What’s the Secret to Change?

Have you ever had the experience while counseling where you’ve shown your counselees how the Scriptures apply to their everyday life week after week, but then they look in at you in frustration and essentially say, “What’s the secret? What are you not telling me? Why isn’t this working?”

Or perhaps you’ve had that in your own personal, spiritual walk. You’ve studied the Scriptures to help you in a certain area, but you find yourself after a while thinking, “What am I missing? What’s the secret?”

Generally, counselees don’t ask the question as blunt as that and neither do we. Counselees might say something like, “I’m not ready to be done counseling.” And in our personal lives we may think, “Maybe I’m not able to change in this area.”

What I noticed recently from a couple I was counseling was that they could see how the truth of Scripture applied and how it could change everything for their marriage. They believed it wholeheartedly! But the problem was, they were still thinking and acting according to their old, fleshly ways that had led them to counseling in the first place. As a result, they were looking at me wondering what secret ingredient I was withholding to help them change.

The Secret Ingredient

Here’s the secret—there is no secret! There is no magic formula or pill that you take that all of a sudden makes you apply all of the truth of Scripture that you know (feel encouraged??). The closest thing to a secret ingredient that will magically help you change would be the gospel of Jesus Christ. The gospel literally raises us from the dead and gives us new life in Christ immediately (cf. Eph. 2:1-5)! BUT that doesn’t mean that now that we are alive in Christ growing and changing is easy. Quite the contrary! Growth is difficult, but the good news is that it is possible through—and only through—the power of the Holy Spirit in us and his Word.

Consider what God calls all Christians to do once they believe the gospel and are saved. God calls all Christians to live in a manner worthy of the calling of Jesus (cf. Eph. 4:1). The problem is none of us are worthy of that call when we receive it. We are called then, to live and become what we are not by nature. We are called to become like Jesus. That is difficult!

How then should we respond to counselees who are looking for the secret? How should we counsel ourselves when we are thinking there is a secret that we’re missing? The problem in these instances often isn’t lack of knowledge.

“We all have uphill hopes, but downhill habits.”

Often times the problem is, “We all have uphill hopes, but downhill habits.”[1] The uphill hopes of counselees and ourselves is living in a way that is pleasing to Christ. We don’t want to respond in anger towards our spouse, rather we want to respond patiently and graciously. We don’t want to worry about our circumstances, rather we want to trust fully in our loving, sovereign Lord.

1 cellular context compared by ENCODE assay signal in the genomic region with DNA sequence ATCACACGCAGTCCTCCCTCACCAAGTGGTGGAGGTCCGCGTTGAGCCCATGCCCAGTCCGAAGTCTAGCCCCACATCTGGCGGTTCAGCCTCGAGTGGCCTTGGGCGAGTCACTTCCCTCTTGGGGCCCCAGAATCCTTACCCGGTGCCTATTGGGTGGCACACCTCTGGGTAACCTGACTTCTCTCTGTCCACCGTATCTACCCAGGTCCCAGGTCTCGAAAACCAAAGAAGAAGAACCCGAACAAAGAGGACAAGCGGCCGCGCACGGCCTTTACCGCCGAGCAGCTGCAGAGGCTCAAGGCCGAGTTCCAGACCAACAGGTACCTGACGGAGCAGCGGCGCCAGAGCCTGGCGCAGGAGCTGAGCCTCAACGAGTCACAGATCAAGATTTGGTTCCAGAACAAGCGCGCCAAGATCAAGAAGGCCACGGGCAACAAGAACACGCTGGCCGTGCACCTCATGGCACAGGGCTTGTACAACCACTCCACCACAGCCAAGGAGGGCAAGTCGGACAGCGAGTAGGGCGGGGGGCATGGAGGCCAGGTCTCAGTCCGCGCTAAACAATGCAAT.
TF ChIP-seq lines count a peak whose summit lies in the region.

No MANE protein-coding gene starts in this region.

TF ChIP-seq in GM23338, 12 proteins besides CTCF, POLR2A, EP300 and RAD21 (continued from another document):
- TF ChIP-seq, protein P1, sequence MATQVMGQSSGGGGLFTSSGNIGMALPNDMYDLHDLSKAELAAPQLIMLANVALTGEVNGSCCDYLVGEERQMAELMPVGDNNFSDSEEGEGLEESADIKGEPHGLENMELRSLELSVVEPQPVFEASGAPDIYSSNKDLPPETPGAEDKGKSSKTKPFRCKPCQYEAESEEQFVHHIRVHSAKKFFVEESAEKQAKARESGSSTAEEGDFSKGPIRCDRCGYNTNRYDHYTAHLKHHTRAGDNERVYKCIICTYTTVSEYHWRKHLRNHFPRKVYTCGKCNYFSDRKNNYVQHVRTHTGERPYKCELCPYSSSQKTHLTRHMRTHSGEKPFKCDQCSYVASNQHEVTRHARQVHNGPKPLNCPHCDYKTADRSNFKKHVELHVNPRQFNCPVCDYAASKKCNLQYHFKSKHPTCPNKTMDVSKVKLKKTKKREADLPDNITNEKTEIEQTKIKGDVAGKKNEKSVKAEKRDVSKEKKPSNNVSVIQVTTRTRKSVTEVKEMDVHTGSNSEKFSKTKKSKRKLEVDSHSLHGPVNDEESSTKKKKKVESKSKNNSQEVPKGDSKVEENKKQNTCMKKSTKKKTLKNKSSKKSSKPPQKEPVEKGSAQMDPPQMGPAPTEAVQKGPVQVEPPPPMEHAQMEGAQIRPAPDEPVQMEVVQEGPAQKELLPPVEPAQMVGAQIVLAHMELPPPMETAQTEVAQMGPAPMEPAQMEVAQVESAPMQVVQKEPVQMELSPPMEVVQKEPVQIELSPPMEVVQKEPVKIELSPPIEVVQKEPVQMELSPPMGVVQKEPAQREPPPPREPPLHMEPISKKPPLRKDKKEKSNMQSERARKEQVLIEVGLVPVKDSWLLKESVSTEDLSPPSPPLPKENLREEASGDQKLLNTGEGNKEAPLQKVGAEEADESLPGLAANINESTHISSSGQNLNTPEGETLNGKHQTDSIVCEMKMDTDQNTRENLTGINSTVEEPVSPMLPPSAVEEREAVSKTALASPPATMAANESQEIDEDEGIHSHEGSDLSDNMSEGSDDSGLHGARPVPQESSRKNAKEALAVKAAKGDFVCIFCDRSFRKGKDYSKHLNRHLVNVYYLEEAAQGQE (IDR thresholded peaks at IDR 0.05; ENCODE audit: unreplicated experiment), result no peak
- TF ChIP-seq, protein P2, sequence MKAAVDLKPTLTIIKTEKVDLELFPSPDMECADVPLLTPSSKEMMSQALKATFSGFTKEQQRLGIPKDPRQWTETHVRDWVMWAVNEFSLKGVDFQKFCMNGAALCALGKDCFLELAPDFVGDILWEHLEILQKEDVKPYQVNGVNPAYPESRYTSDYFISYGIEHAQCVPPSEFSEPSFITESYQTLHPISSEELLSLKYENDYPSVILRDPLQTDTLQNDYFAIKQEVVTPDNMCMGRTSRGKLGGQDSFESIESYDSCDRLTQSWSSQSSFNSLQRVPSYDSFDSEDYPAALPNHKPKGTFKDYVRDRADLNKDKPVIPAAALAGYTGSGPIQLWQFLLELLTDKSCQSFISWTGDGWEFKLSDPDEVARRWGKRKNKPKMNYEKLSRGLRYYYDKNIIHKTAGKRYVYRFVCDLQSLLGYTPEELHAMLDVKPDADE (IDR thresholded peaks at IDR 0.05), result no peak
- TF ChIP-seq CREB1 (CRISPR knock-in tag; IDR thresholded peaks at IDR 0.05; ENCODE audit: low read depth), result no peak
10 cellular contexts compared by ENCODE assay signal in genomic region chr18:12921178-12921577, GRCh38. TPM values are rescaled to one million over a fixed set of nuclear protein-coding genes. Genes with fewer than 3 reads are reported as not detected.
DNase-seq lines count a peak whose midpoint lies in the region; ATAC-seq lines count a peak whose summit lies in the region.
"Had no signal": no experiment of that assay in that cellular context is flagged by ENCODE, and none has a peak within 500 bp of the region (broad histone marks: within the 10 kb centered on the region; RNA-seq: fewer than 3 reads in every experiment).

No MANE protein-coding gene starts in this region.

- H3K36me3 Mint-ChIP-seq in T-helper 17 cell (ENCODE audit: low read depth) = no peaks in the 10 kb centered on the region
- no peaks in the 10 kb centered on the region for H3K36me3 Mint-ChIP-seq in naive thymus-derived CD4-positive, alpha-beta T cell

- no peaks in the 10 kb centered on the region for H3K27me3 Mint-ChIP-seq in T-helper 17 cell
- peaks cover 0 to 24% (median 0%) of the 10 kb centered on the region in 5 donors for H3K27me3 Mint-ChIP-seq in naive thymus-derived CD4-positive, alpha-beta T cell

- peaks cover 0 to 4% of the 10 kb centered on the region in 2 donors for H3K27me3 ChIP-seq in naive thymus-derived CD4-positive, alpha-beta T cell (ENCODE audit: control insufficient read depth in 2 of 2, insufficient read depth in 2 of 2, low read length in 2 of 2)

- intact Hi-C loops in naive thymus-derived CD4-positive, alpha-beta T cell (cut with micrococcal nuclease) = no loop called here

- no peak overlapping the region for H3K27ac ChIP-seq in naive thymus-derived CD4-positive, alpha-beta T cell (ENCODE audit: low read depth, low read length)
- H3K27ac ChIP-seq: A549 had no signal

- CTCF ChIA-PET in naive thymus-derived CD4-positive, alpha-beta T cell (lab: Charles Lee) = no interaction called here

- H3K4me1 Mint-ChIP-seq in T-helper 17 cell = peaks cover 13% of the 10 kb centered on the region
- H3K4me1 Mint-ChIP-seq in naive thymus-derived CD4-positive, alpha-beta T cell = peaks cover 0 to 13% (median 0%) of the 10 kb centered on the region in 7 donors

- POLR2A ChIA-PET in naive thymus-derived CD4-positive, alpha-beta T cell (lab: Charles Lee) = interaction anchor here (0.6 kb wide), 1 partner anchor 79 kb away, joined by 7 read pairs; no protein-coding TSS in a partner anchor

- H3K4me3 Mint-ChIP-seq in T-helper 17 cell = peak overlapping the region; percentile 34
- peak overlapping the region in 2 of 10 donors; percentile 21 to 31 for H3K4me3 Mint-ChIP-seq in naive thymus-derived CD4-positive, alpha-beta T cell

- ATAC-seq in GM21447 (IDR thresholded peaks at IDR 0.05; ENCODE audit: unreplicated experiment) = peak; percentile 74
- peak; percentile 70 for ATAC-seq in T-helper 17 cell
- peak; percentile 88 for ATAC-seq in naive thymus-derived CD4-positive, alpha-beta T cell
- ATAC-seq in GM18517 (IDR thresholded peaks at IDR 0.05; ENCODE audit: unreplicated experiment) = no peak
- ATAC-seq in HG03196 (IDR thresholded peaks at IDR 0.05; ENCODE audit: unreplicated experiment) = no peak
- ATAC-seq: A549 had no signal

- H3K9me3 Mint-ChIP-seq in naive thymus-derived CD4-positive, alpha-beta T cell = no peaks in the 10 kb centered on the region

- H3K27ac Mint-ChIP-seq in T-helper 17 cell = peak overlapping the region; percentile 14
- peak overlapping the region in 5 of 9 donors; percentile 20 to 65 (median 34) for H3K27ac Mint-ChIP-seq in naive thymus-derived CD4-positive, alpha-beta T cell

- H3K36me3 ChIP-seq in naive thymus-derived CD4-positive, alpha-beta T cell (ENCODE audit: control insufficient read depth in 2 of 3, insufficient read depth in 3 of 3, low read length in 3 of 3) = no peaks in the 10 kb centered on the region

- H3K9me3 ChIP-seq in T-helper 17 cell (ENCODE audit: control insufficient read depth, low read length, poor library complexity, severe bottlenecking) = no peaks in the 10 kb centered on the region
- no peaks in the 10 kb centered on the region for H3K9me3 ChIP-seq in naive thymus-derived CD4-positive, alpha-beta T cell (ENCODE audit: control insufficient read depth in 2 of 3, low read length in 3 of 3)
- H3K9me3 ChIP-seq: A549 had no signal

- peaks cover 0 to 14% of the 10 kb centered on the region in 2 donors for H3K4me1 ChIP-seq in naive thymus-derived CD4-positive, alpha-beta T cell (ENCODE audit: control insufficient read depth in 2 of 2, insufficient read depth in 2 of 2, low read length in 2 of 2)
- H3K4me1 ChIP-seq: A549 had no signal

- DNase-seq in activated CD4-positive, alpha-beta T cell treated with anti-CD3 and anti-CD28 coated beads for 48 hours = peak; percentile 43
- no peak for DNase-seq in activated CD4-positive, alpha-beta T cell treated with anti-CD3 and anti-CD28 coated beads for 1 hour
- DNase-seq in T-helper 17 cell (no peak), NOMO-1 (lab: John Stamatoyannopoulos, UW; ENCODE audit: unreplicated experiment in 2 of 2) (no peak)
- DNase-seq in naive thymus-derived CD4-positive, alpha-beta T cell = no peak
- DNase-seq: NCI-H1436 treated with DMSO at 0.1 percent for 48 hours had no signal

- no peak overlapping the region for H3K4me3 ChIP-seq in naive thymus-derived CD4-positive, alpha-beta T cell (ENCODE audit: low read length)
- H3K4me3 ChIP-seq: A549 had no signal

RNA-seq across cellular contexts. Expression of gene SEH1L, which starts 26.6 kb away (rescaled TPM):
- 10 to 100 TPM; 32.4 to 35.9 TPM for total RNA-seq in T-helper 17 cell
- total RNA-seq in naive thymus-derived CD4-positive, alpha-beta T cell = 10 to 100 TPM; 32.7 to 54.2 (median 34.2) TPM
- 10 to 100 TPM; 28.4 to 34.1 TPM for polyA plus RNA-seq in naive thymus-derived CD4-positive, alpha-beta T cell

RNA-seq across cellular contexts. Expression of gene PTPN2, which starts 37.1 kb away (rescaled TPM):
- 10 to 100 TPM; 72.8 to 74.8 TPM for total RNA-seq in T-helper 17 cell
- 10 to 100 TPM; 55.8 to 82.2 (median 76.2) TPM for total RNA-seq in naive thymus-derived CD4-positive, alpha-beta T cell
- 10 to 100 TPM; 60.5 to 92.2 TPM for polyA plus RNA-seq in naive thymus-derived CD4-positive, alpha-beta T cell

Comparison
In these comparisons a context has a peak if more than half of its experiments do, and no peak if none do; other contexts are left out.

The problem is we have downhill habits that prevent us from reaching our uphill hopes. And one of those downhill habits is often the culprit of a lack of growth. I think Dawson Trotman’s “Wheel” can help unpack this[2]:

The Wheel

The illustration is simple. The life a Christian is represented by the outside ring (the wheel). The power that is needed to propel the wheel forward comes from the hub, which is the center where the axle is. The hub is Jesus Christ—apart from Christ we can do nothing (John 14:5). The key—or as we’ve called it, the secret—is connecting our life (the wheel) to the power of Jesus Christ (the hub). The way we do that is through the spokes. Apart from the spokes that attach a wheel to the hub, the wheel will never receive power and can do nothing. The spokes are the key Christian disciplines.

As counselors, we emphasize and assign daily prayer and Scripture reading/memorization. But what I’ve noticed in my own counseling is that sometimes I can overlook these important spokes—I miss the downhill habit of counselees continuing to live undisciplined in the area of their personal spiritual walk. I think sometimes I miss this because I think far too much of myself as a counselor. I believe that my exegesis and exposition is going to be the magic pill that transforms their life forever. When in reality only God has the ability to change them. He does change people through his Word and its clear explanation, but what I need to remember is that I’m not the hub. Jesus Christ is the hub and as a counselor I need to make sure that my counselees are connecting their life to the power of Jesus Christ.

Conclusion

What then is the secret to change? It’s the basics. It’s the fundamentals that just cannot be ignored. Every day we and our counselees need to be connected to the life-giving and changing power of Jesus Christ. We need to form the uphill habits of reading God’s Word and hiding it in our heart (cf. Psalm 119:11), and prayer. Apart from these simple daily spiritual disciplines, we’ll be trying to become like Christ without the necessary power to do so. Change will be dishearteningly elusive.

Let’s commit together that in our counseling and our personal walk with Christ, that we won’t usurp the primary place of Jesus by making ourselves the hub. Let’s commit to daily spoke maintenance so that our wheels (i.e. our lives and our counselees’ lives) will work every day to become more like Christ for God’s glory.

[1] Credit to John Maxwell GLS speaker August 12, 2016.

[2] Betty Lee Skinner, Daws: The Story of Dawson Trotman, Founder of the Navigators (Grand Rapids, MI: Zondervan, 1974), 80.

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Greg WetterlinGreg Wetterlin
Pastor of Men's Ministries at Faith Church. Blessed to be married to the woman of my dreams in order to serve the Savior we both are unworthy to have.